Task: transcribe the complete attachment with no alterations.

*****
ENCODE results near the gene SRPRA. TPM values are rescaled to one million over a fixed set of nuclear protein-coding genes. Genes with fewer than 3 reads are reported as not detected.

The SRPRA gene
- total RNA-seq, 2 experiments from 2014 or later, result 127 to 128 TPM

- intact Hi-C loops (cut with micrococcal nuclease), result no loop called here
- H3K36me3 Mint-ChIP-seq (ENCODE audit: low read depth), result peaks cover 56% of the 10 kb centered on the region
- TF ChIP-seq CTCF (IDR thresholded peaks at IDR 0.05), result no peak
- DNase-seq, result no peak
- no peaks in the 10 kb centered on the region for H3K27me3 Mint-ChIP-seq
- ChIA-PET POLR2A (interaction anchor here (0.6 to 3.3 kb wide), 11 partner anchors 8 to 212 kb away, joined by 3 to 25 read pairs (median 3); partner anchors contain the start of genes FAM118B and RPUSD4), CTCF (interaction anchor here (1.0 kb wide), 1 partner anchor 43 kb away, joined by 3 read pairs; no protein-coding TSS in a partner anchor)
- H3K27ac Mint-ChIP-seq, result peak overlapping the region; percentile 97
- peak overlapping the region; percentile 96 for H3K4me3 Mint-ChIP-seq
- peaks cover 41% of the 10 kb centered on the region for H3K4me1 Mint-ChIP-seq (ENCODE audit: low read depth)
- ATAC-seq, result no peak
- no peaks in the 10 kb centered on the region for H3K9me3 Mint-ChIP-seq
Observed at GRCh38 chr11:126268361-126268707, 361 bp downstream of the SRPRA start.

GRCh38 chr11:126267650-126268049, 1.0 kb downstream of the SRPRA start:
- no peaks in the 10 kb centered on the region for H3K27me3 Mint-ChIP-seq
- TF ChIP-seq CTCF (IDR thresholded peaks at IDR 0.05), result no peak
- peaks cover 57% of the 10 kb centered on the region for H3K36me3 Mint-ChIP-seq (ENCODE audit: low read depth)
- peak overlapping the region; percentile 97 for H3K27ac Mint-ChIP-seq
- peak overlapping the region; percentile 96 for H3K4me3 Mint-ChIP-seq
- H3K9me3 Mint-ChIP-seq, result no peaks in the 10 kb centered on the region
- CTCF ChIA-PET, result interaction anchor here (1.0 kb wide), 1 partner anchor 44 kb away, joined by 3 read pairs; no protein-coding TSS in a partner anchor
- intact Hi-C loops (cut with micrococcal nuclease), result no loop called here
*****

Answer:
ENCODE results near the gene SRPRA. TPM values are rescaled to one million over a fixed set of nuclear protein-coding genes. Genes with fewer than 3 reads are reported as not detected.

The SRPRA gene
- total RNA-seq, 2 experiments from 2014 or later, result 127 to 128 TPM

- intact Hi-C loops (cut with micrococcal nuclease), result no loop called here
- H3K36me3 Mint-ChIP-seq (ENCODE audit: low read depth), result peaks cover 56% of the 10 kb centered on the region
- TF ChIP-seq CTCF (IDR thresholded peaks at IDR 0.05), result no peak
- DNase-seq, result no peak
- no peaks in the 10 kb centered on the region for H3K27me3 Mint-ChIP-seq
- ChIA-PET POLR2A (interaction anchor here (0.6 to 3.3 kb wide), 11 partner anchors 8 to 212 kb away, joined by 3 to 25 read pairs (median 3); partner anchors contain the start of genes FAM118B and RPUSD4), CTCF (interaction anchor here (1.0 kb wide), 1 partner anchor 43 kb away, joined by 3 read pairs; no protein-coding TSS in a partner anchor)
- H3K27ac Mint-ChIP-seq, result peak overlapping the region; percentile 97
- peak overlapping the region; percentile 96 for H3K4me3 Mint-ChIP-seq
- peaks cover 41% of the 10 kb centered on the region for H3K4me1 Mint-ChIP-seq (ENCODE audit: low read depth)
- ATAC-seq, result no peak
- no peaks in the 10 kb centered on the region for H3K9me3 Mint-ChIP-seq
Observed at GRCh38 chr11:126268361-126268707, 361 bp downstream of the SRPRA start.

GRCh38 chr11:126267650-126268049, 1.0 kb downstream of the SRPRA start:
- no peaks in the 10 kb centered on the region for H3K27me3 Mint-ChIP-seq
- TF ChIP-seq CTCF (IDR thresholded peaks at IDR 0.05), result no peak
- peaks cover 57% of the 10 kb centered on the region for H3K36me3 Mint-ChIP-seq (ENCODE audit: low read depth)
- peak overlapping the region; percentile 97 for H3K27ac Mint-ChIP-seq
- peak overlapping the region; percentile 96 for H3K4me3 Mint-ChIP-seq
- H3K9me3 Mint-ChIP-seq, result no peaks in the 10 kb centered on the region
- CTCF ChIA-PET, result interaction anchor here (1.0 kb wide), 1 partner anchor 44 kb away, joined by 3 read pairs; no protein-coding TSS in a partner anchor
- intact Hi-C loops (cut with micrococcal nuclease), result no loop called here